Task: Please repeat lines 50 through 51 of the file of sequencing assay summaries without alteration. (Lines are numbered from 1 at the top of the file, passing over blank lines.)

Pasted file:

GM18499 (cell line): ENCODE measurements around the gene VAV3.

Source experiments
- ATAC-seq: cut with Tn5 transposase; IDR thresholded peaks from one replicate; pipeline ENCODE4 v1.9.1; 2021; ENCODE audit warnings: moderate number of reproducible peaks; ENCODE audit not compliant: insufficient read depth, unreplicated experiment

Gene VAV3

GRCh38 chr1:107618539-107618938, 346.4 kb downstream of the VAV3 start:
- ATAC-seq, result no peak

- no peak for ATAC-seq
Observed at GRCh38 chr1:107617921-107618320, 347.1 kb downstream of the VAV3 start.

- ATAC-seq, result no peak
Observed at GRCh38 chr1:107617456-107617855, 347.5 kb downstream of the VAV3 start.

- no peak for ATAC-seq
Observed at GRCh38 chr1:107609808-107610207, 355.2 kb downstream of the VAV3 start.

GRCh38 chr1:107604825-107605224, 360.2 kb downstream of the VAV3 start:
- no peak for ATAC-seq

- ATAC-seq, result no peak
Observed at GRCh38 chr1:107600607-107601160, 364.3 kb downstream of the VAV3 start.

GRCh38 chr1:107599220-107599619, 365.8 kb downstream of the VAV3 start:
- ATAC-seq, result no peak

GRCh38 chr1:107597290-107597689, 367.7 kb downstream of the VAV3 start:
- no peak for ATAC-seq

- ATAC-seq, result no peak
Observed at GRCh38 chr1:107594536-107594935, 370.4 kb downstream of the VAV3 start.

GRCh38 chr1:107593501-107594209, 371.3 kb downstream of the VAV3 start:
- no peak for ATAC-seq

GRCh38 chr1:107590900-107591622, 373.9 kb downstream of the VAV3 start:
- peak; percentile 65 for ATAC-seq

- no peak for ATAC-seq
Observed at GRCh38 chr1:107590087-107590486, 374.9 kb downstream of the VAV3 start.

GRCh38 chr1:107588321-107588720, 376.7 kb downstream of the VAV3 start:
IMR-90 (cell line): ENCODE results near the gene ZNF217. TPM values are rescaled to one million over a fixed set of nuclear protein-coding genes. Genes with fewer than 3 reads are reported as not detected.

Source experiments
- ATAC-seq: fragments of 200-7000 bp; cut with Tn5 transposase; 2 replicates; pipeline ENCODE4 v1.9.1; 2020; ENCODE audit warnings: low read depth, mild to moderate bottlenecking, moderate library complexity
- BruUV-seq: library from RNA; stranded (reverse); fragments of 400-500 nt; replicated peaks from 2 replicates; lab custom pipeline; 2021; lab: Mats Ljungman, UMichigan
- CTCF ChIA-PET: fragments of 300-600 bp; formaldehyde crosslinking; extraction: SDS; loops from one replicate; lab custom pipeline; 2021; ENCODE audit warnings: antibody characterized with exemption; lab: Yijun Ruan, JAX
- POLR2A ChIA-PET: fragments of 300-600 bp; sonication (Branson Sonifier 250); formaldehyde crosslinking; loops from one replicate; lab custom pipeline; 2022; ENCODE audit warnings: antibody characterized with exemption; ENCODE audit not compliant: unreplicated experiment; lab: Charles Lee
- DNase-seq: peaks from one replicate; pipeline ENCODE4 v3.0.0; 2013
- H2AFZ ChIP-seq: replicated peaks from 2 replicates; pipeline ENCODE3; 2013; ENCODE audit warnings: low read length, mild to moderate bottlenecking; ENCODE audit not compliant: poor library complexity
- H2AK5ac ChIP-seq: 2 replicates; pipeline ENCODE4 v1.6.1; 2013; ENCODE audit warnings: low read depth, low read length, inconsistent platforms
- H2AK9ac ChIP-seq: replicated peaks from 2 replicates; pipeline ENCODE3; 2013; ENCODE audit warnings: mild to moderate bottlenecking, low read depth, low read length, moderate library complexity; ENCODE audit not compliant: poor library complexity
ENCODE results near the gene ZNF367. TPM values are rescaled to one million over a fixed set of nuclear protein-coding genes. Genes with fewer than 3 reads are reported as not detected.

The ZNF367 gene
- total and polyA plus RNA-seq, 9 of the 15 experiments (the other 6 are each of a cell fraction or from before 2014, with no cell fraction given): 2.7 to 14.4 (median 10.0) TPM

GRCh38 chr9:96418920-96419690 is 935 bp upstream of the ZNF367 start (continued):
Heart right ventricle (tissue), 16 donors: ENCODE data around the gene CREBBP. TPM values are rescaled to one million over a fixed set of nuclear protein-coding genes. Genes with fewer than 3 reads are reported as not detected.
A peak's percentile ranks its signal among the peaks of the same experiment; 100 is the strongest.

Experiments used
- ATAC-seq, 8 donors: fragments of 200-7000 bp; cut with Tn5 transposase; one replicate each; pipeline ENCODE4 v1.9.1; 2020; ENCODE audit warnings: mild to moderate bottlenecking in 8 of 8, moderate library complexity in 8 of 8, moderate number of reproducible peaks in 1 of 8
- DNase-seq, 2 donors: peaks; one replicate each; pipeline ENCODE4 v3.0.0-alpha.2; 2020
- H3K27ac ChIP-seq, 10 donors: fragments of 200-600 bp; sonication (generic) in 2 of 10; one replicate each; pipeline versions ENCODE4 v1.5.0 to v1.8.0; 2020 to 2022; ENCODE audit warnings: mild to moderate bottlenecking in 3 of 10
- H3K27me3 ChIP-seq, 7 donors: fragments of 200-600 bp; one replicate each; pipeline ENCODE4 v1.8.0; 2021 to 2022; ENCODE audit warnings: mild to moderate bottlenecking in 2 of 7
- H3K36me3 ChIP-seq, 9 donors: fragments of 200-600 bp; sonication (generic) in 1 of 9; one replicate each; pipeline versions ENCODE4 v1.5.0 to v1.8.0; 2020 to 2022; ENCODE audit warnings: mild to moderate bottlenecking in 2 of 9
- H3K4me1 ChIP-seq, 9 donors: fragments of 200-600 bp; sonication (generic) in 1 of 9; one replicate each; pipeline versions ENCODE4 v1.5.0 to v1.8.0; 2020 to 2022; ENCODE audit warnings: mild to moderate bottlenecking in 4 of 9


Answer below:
- H3K27me3 ChIP-seq, 7 donors: fragments of 200-600 bp; one replicate each; pipeline ENCODE4 v1.8.0; 2021 to 2022; ENCODE audit warnings: mild to moderate bottlenecking in 2 of 7
- H3K36me3 ChIP-seq, 9 donors: fragments of 200-600 bp; sonication (generic) in 1 of 9; one replicate each; pipeline versions ENCODE4 v1.5.0 to v1.8.0; 2020 to 2022; ENCODE audit warnings: mild to moderate bottlenecking in 2 of 9